Prof. Rayside has published countless papers, articles and reports on topics ranging from federalism and party politics early in his career to race, ethnicity, gender and sexuality in the latter part of his career. Most notably, he is the author of four books:
- Alexandria,: A Small Town in Modern Times (Montreal: McGill-Queen’s University Press, 1991)
- On the Fringe: Gays and Lesbians in Politics (Ithaca: Cornell University Press, 1998)
- Queer Inclusions, Continental Divisions: Public Recognition of Sexual Diversity in Canada and the United States (Toronto: University of Toronto Press, March 2008)
- Equity, Diversity and Canadian Labour, edited by Gerald Hunt and David Rayside (University of Toronto Press, 2007).
Rayside is unique among academics in the use of oral history to support and research his topics. A great extent of his research are interviews, many of which are preserved in this fonds.
Prof. Rayside has won many awards throughout his career. His most recent award in 2009, the Terry Buckland Award for Diversity and Equity in Education from the University of Toronto, recognized his contribution to the study of diversity and equity issues. His research has been supported by substantive grants from the Social Sciences & Humanities Research Council, the Wellesley Health Foundation and the Canadian Federation for the Humanities and Social Sciences. Prof. Rayside continues to teach in the Department of Political Science at the University of Toronto.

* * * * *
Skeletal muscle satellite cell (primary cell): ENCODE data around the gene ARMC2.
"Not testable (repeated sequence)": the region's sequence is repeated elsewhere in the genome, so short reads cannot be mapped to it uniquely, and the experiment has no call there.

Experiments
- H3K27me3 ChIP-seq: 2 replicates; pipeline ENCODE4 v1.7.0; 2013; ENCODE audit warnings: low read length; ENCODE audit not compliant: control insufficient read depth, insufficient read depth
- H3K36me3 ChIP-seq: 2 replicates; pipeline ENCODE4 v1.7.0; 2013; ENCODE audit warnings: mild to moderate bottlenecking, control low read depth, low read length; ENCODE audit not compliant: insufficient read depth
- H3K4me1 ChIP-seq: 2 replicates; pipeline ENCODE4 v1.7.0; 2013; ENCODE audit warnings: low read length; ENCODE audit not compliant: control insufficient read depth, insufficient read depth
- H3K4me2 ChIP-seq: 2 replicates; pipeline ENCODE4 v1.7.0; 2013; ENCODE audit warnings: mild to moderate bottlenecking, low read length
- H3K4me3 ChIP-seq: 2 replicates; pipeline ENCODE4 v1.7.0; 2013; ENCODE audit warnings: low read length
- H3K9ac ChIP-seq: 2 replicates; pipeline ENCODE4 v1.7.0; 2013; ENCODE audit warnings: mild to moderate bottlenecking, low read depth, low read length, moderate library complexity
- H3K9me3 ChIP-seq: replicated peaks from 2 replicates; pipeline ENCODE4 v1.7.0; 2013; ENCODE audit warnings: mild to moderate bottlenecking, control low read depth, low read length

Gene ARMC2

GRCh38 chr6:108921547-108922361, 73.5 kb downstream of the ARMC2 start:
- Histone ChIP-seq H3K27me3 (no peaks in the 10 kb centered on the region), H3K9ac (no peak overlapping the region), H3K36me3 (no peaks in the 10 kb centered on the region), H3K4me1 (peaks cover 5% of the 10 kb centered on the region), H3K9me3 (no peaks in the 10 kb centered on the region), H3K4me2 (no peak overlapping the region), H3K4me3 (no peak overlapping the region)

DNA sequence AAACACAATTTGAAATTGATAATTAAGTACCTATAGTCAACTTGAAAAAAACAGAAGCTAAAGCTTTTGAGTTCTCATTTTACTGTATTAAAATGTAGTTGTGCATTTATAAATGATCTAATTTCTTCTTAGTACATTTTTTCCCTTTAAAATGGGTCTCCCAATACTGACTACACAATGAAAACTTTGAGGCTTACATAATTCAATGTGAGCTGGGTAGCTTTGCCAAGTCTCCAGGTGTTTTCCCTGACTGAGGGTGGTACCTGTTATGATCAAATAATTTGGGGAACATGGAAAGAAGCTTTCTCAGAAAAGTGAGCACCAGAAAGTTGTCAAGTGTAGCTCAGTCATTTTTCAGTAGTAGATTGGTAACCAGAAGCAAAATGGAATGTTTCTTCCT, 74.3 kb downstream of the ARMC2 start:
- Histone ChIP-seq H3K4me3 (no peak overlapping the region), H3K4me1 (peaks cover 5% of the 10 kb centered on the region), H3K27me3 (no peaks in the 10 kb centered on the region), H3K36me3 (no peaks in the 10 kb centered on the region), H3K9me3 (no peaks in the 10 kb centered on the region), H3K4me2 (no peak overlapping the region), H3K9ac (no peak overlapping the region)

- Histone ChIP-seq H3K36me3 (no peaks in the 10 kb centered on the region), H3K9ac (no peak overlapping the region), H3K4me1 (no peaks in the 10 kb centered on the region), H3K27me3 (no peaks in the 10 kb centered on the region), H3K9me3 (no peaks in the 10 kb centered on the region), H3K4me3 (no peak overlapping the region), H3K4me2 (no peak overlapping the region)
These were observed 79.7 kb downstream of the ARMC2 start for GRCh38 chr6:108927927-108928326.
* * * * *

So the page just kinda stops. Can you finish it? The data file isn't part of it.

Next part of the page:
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Content and structure area
Scope and content
Records in this fonds document most aspects of Prof. Rayside’s career as an administrator, activist and academic. Series 1 (Biographical) and 2 (Correspondence) give a good overview of his career and the professional correspondence in Series 2 relate to or complete most other series in the fonds. Correspondence can also be found in all other series.
His role as an adept administrator is documented not only in Series 3 (University of Toronto Administration) but also in the records found in Series 4 (Advocacy) and Series 5 (Professional Associations) where his leadership and involvement on committees is evident. Prof. Rayside’s academic interests coincided with his political activism and this is well documented in Series 4 (Advocacy) seen in reference to records in Series 7 (Books) and Series 8 (Articles, Papers and Talks) that extensively document his research and writing. Finally his roles as a teacher and mentor are well documented in Series 6 (Letters of Recommendations and Evaluations) and in Series 9 (Teaching).
Appraisal, destruction and scheduling
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Conditions governing access
- All interviews, transcripts and related notes found in Series 7, 8 and 10 are restricted for 50 years from the date of the interview.
- Specific files/boxes in Series 2, 3 and 4 are restricted. See series descriptions for further details.
- All records in Series 6, Letters of Recommendation and Evaluations, are closed for 30 years from the latest date of file activity.
- All records in Series 12, Student Files, are restricted and subject to review under the Freedom of Information and Protection of Privacy Act (FIPPA).